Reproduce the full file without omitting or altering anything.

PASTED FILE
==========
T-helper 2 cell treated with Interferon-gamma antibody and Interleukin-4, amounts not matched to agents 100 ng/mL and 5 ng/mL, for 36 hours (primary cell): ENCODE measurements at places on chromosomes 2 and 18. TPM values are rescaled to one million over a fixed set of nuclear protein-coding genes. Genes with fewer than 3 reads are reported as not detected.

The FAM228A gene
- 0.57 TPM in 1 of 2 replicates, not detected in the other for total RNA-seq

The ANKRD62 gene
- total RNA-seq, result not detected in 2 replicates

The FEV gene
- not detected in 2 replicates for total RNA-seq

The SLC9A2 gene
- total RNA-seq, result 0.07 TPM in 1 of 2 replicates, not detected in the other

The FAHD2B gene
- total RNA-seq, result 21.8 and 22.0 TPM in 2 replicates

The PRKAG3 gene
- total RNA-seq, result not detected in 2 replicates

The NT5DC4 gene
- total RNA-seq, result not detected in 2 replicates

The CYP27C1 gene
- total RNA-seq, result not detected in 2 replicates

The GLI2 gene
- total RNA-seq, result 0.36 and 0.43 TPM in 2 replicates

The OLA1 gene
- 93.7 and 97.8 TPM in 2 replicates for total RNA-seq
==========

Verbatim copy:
T-helper 2 cell treated with Interferon-gamma antibody and Interleukin-4, amounts not matched to agents 100 ng/mL and 5 ng/mL, for 36 hours (primary cell): ENCODE measurements at places on chromosomes 2 and 18. TPM values are rescaled to one million over a fixed set of nuclear protein-coding genes. Genes with fewer than 3 reads are reported as not detected.

The FAM228A gene
- 0.57 TPM in 1 of 2 replicates, not detected in the other for total RNA-seq

The ANKRD62 gene
- total RNA-seq, result not detected in 2 replicates

The FEV gene
- not detected in 2 replicates for total RNA-seq

The SLC9A2 gene
- total RNA-seq, result 0.07 TPM in 1 of 2 replicates, not detected in the other

The FAHD2B gene
- total RNA-seq, result 21.8 and 22.0 TPM in 2 replicates

The PRKAG3 gene
- total RNA-seq, result not detected in 2 replicates

The NT5DC4 gene
- total RNA-seq, result not detected in 2 replicates

The CYP27C1 gene
- total RNA-seq, result not detected in 2 replicates

The GLI2 gene
- total RNA-seq, result 0.36 and 0.43 TPM in 2 replicates

The OLA1 gene
- 93.7 and 97.8 TPM in 2 replicates for total RNA-seq